Sen. Bob Corker, the Tennessee Republican who chairs the Foreign Relations Committee, said that "you'd have to be not paying attention to know that we've damaged relations" with Canada.
Trump had delivered a stark warning to America's trading partners not to counter his decision to impose tariffs on steel and aluminum imports.
The Republican Corker has criticised Trump for attacking a vital ally, and lashed out at leaders in his own party for refusing to schedule a vote on his measure to let Congress approve or reject any tariffs imposed by the United States president.
Trudeau struck a steady-as-he-goes pose after Trump's latest dig, telling reporters, "I'm going to stay focused on defending jobs for Canadians and supporting Canadian interests". "And I left the meeting, and I'll be honest, we're being taken advantage of by virtually every one of those countries very seriously".
"It would be with regret but it would be with absolute clarity and firmness that we move forward with retaliatory measures on July 1, applying equivalent tariffs to the ones that the Americans have unjustly applied to us", said Trudeau.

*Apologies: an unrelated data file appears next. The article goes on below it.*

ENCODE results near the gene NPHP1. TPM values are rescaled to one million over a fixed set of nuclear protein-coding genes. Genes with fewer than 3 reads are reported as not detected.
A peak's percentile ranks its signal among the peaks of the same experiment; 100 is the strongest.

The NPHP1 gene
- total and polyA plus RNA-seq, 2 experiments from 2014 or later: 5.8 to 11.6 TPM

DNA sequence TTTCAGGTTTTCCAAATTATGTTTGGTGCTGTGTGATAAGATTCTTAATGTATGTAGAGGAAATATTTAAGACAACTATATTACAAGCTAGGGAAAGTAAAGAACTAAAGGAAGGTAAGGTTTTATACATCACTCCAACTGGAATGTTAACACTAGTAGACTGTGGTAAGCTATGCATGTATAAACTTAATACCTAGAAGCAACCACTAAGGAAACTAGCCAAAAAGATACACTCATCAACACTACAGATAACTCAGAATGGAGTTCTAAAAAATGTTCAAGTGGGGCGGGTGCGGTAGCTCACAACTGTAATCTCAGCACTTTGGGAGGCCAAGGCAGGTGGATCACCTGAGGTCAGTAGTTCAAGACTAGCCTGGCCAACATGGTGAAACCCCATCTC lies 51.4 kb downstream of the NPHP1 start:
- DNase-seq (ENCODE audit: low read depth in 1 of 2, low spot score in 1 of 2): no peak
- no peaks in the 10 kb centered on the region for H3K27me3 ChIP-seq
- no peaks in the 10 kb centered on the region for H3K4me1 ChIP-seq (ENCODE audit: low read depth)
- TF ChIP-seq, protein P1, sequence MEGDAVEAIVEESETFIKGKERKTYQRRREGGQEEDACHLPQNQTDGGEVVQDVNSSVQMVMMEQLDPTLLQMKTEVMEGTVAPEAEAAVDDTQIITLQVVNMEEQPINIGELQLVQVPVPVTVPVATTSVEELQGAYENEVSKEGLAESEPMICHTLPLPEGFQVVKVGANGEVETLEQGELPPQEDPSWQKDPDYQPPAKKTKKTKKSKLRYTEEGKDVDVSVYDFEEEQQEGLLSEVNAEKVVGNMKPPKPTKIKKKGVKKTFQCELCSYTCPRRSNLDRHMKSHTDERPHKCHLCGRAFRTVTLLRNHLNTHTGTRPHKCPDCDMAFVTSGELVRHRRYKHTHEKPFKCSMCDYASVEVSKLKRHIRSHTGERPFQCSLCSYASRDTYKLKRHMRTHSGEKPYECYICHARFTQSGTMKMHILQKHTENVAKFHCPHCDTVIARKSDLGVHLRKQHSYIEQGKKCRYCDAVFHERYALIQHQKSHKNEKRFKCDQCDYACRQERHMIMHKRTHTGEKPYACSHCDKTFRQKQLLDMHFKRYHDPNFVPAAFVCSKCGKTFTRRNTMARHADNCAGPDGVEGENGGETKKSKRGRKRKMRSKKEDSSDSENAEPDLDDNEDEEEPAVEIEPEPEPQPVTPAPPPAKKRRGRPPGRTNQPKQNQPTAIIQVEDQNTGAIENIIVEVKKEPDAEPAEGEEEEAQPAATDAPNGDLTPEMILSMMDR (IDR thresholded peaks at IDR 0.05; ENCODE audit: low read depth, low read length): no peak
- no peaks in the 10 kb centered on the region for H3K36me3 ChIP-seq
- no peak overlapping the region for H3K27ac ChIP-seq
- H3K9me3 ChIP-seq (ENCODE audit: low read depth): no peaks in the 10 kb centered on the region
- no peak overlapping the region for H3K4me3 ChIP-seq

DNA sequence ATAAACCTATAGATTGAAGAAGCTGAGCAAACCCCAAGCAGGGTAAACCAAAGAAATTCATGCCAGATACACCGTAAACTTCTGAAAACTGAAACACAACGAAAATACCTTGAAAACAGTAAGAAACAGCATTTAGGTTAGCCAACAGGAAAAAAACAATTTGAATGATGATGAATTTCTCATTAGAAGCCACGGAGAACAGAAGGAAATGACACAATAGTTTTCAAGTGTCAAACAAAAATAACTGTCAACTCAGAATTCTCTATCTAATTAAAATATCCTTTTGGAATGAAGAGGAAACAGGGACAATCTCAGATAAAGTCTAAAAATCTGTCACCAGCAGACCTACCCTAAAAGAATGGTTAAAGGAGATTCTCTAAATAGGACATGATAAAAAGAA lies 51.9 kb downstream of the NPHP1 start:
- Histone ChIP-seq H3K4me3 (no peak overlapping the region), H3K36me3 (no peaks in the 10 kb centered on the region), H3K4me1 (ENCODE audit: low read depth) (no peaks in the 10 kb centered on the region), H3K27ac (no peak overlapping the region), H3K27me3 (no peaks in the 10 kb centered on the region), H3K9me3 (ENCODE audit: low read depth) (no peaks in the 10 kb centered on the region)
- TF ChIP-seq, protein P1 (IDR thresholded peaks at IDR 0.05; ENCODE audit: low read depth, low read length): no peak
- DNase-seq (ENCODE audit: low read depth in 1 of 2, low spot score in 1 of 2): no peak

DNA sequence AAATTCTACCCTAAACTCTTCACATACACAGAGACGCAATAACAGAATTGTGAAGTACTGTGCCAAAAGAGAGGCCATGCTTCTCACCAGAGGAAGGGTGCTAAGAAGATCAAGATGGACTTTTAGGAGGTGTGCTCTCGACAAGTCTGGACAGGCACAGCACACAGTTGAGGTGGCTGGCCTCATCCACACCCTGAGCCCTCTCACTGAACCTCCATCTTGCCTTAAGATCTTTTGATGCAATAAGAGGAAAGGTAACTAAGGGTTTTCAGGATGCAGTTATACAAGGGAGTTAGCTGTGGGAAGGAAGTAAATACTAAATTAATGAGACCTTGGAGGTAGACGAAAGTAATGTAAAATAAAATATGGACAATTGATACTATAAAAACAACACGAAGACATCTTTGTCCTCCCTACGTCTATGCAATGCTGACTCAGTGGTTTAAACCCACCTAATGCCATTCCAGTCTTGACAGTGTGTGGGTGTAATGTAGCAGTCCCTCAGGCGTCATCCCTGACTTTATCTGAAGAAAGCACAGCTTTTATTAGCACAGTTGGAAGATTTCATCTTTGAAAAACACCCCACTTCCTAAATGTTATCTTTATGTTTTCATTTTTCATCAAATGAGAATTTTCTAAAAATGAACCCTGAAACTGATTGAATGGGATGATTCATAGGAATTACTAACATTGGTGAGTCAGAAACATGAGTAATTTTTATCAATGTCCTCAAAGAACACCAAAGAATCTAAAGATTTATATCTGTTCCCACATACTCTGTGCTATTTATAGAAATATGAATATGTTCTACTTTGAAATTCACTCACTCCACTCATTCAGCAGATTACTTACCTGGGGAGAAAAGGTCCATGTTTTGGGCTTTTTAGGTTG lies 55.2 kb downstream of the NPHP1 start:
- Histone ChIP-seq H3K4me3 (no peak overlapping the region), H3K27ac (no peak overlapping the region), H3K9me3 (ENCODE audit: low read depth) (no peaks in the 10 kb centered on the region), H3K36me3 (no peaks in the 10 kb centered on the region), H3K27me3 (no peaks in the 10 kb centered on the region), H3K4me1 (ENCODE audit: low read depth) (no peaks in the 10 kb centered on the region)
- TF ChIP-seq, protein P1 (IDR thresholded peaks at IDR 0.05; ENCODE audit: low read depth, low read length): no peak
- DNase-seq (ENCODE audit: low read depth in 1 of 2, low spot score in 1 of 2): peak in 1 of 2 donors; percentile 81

She said the answer to the dispute was simple: "The U.S. has to remove these unfair, illegal tariffs from Canada and from its allies".
Canada was insulted by Trump's notion, and when he imposed a 25-percent tariff on Canadian steel and a 10-percent tariff on aluminum. "But if history tells us one thing, it's that no one nation's preeminence is eternal", she said.
She called the American tariffs a "naked example of the United States putting its thumb on the scale, in violation of the very rules it helped to write".
"[Trudeau] really kind of stabbed us in the back", Kudlow said.
One of the ways to do that would be to add the COP21 Paris Agreement to the list of multilateral environmental agreements (MEAs) to which parties must adhere and enforce.
While Trump expressed surprise at Trudeau's remarks, his comments were largely in line with what Canadian officials had said since Trump's announcement of tariffs. Climate risk, carbon taxes, gender issues or any of the more ethereal "strange brew" advocated for by Prime Minister Trudeau in NAFTA are not in keeping with U.S. policy.
"Given Canadians" well-known instability-their currency is called the "loonie'-there can be only one solution: We are going to build a wall from ME to Alaska-and Ottawa is going to pay".
Freeland huddled behind closed doors with Senate Foreign Relations chairman Bob Corker and other senators on the committee eager to fix the fraying relationship after President Donald Trump cited national security interests for slapping punitive tariffs on Canadian steel and aluminum.
The Trump-Trudeau tiff over G7, that is now the subject of much public commentary, as reported by the New York Times on June 9, 2018, is set on a backdrop of a provocative climate change deal made by Canada with France, says Friends of Science Society.